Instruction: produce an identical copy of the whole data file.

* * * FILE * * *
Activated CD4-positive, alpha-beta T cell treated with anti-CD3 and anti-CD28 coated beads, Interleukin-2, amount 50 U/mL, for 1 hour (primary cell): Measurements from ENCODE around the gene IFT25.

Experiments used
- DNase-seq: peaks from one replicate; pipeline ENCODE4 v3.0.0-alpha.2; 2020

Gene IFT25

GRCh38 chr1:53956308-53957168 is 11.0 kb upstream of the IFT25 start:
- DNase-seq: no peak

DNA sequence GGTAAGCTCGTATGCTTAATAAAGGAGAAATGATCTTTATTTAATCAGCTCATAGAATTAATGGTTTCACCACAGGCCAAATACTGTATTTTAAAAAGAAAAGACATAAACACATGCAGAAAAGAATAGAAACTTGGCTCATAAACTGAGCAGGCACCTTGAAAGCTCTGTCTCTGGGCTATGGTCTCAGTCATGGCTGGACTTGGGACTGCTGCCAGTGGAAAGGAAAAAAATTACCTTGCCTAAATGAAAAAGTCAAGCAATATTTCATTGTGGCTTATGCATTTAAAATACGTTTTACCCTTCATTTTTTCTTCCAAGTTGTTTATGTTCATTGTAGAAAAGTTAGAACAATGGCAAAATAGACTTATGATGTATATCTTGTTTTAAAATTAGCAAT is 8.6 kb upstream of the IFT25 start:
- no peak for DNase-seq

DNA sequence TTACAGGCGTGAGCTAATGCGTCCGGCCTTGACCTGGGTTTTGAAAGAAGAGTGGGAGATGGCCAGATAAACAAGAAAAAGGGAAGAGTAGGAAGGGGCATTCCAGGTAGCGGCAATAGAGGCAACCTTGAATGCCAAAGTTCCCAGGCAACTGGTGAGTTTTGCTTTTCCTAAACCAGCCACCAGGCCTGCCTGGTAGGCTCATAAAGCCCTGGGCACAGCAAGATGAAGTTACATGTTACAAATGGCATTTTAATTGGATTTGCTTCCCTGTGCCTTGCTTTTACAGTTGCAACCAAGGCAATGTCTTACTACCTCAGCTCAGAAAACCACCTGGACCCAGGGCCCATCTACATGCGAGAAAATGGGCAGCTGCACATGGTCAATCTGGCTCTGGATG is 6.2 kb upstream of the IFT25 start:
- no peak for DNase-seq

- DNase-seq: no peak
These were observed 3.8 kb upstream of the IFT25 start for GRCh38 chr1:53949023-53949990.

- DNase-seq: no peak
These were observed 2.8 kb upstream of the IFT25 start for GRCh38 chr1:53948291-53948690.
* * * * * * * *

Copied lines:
Activated CD4-positive, alpha-beta T cell treated with anti-CD3 and anti-CD28 coated beads, Interleukin-2, amount 50 U/mL, for 1 hour (primary cell): Measurements from ENCODE around the gene IFT25.

Experiments used
- DNase-seq: peaks from one replicate; pipeline ENCODE4 v3.0.0-alpha.2; 2020

Gene IFT25

GRCh38 chr1:53956308-53957168 is 11.0 kb upstream of the IFT25 start:
- DNase-seq: no peak

DNA sequence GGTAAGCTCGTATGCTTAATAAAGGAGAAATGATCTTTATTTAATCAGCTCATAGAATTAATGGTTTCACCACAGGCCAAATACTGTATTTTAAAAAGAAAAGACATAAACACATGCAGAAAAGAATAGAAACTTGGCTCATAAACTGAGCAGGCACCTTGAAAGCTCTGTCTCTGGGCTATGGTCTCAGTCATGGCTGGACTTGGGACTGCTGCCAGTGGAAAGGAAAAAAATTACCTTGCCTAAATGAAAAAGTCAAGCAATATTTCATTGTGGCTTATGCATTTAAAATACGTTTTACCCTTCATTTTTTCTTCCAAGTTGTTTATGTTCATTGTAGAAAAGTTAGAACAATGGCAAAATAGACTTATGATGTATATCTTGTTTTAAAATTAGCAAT is 8.6 kb upstream of the IFT25 start:
- no peak for DNase-seq

DNA sequence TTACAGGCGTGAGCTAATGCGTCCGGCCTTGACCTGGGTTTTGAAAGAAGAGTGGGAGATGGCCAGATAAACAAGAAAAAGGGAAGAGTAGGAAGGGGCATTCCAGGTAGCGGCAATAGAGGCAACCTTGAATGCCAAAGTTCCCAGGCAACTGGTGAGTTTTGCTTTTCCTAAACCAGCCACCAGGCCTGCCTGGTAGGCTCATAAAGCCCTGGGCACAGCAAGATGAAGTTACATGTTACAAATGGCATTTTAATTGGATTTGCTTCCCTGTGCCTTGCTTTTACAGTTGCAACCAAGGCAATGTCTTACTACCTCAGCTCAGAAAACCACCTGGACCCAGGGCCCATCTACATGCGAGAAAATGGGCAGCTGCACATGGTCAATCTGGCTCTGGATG is 6.2 kb upstream of the IFT25 start:
- no peak for DNase-seq

- DNase-seq: no peak
These were observed 3.8 kb upstream of the IFT25 start for GRCh38 chr1:53949023-53949990.

- DNase-seq: no peak
These were observed 2.8 kb upstream of the IFT25 start for GRCh38 chr1:53948291-53948690.